This may sound overblown, which we’re trying to avoid, but it’s warranted. What’s cool about OpenROV is that it’s an affordable alternative to subs like the Deep Sea Challenger, which took Oscar-winning filmmaker James Cameron to the deepest, darkest recesses of the Western Pacific. Environmentalists and marine archeologists are using OpenROV to discover shipwrecks in Cuba and spotlight pollution. Kids are using it to explore pond life in their backyards.
If this really piques your interest, you should come to our DevBeat conference next week! OpenROV’s founder will be giving a tech talk on being a hardware startup founder after a career in software.
Check out the video below to see how it works.
3. Google Glass
I have my qualms with Google Glass, particularly as a consumer device. Let’s face it: It’s not particularly fashionable — who would want to have a camera mounted to the side of their face?
That said, it’s already proving to be a useful tool for industry. Medical professionals are already using Google Glass to perform operations, teach, and train. The value is clear: It’s a hands-free device that doctors can use to record surgeries and consultations with patients. New applications for health care will be widely available in 2014 when Glass starts shipping.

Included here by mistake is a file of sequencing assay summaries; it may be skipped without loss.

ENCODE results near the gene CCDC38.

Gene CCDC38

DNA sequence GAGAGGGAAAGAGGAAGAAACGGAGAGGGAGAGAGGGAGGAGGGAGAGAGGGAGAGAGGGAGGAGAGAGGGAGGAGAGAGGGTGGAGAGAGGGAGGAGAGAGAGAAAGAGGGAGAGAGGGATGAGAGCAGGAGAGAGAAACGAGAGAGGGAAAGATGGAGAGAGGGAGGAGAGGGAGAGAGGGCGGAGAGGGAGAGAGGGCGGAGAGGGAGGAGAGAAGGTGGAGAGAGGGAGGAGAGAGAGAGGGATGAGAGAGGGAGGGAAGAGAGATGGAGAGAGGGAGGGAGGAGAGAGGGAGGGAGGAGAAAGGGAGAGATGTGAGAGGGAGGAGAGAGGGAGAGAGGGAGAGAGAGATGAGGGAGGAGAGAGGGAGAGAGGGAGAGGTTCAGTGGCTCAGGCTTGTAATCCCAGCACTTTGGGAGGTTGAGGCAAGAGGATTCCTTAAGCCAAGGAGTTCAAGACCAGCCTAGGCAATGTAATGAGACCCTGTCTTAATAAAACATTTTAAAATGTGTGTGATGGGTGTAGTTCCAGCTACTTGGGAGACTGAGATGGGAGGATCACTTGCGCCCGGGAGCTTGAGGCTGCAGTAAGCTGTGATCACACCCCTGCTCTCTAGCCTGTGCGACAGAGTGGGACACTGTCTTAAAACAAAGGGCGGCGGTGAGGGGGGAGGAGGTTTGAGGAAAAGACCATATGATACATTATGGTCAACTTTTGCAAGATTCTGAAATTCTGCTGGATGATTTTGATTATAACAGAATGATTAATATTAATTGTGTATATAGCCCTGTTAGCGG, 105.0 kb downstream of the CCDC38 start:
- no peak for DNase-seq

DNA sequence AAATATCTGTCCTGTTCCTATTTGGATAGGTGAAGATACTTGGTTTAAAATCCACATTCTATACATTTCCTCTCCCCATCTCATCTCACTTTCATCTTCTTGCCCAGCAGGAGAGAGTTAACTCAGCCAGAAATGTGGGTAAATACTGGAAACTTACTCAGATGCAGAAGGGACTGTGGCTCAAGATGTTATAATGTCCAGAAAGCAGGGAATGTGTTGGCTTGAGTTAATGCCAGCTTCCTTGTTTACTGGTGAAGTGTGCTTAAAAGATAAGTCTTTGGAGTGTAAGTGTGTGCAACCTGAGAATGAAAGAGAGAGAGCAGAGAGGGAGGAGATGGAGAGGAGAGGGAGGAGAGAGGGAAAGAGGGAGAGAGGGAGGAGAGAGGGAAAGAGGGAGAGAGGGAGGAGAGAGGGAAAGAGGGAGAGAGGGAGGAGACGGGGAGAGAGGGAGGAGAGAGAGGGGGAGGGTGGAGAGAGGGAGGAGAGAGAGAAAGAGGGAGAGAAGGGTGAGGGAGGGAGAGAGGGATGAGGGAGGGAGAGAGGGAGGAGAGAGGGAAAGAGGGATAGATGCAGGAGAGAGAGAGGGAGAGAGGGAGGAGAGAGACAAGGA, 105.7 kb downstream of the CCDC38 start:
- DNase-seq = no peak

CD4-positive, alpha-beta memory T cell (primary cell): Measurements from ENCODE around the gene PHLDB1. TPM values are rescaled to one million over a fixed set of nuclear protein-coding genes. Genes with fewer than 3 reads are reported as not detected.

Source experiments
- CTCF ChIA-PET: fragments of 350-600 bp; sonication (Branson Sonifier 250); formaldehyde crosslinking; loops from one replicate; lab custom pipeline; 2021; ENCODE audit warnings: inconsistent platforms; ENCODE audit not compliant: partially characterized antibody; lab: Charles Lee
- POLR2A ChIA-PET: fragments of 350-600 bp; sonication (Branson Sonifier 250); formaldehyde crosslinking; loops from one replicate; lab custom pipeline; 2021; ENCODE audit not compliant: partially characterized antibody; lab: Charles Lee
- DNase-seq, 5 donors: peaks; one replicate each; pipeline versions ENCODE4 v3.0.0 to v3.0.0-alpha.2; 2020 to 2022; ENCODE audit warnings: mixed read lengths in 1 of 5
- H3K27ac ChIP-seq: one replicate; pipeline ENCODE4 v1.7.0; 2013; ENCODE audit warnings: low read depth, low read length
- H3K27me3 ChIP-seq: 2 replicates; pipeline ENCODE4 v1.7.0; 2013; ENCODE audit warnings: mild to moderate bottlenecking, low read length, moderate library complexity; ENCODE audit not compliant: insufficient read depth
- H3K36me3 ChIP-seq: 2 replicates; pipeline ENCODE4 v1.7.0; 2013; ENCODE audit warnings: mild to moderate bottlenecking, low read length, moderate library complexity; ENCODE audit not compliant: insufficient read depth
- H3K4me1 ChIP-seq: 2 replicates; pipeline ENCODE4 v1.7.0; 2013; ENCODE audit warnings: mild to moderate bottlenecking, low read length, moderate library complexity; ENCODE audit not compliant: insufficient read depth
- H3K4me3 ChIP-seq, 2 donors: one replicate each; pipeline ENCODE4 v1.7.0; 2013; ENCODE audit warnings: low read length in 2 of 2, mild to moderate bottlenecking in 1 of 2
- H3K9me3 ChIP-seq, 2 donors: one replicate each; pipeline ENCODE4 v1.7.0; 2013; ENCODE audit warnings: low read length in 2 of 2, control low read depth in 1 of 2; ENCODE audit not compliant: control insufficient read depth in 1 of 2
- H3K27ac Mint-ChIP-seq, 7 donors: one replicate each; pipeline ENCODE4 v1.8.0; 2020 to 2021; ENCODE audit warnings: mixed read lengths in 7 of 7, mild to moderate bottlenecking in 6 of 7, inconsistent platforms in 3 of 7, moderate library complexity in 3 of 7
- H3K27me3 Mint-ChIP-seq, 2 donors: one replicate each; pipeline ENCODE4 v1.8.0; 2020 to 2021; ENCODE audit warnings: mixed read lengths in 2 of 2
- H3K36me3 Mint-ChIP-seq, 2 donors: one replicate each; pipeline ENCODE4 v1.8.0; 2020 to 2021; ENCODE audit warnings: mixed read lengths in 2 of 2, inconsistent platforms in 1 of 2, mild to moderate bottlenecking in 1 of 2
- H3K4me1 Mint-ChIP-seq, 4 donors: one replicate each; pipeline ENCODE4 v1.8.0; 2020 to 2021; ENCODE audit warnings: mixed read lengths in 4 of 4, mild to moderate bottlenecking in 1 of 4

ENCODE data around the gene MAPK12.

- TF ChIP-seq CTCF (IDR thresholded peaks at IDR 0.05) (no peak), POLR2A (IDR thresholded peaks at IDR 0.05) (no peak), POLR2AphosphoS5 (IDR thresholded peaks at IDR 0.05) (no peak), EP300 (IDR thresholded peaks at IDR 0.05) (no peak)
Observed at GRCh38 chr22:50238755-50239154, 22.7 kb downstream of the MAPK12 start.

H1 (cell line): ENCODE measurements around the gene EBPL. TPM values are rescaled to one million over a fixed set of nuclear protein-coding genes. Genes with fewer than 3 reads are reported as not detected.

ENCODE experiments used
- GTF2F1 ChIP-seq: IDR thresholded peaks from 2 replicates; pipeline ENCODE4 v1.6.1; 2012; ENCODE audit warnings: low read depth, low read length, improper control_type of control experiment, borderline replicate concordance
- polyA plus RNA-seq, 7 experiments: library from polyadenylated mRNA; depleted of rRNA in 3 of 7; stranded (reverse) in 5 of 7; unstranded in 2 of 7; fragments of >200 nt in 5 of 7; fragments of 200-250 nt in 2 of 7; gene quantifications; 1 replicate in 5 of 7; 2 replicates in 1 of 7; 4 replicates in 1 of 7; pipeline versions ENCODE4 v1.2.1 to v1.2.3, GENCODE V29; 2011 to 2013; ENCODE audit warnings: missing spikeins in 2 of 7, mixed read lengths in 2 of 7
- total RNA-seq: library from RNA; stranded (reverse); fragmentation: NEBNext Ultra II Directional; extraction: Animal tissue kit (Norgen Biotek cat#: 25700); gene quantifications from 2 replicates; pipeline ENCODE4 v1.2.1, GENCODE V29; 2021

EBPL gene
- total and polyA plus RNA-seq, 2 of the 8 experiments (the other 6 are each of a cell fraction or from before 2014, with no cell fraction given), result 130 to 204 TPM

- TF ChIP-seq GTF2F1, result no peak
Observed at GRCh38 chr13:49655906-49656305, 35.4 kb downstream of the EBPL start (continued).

Thanks for the suggestion Blake Robinson, the director of social strategy and development at Annalect; and Sachin Duggal, cofounder at Shoot.
4. Smarter identification
Wearable technology has generated a good deal of hype — and in a few cases, it’s warranted. Nymi, a smart wristband developed by researchers at the University of Toronto, connects your identity to your devices. The device has an in-built sensor, which authenticates identity through your electrocardiogram. In other words, the unique pattern of your heartbeat could unlock a laptop or the front door of your home.
Honorable mention goes to HabitID for how it accurately identifies people based on typing cadence. This provides a new way for large companies to protect their employees from hackers and identity fraud.
5. 3D printing
There are already dozens of uses for 3D printing technology, a hyped up technology that is the real deal. 3D printing is in the early days, but it’s already being used to print a fully functional SLR camera in 15 hours and for only $30 in parts, a hand glider, and cheap printer supplies.
One of the coolest examples we’ve seen of this technology in action is the NASA prototype of the 3D printed pizza. As we plan for longer space missions, this could prove particularly useful to keep an intrepid space explorer from going hungry. 3D printed prosthetics will restore your faith in humanity — check out this robohand, which could restore hand functionality to those afflicted with diseases like amniotic band syndrome. This condition causes children to be born without fingers and toes.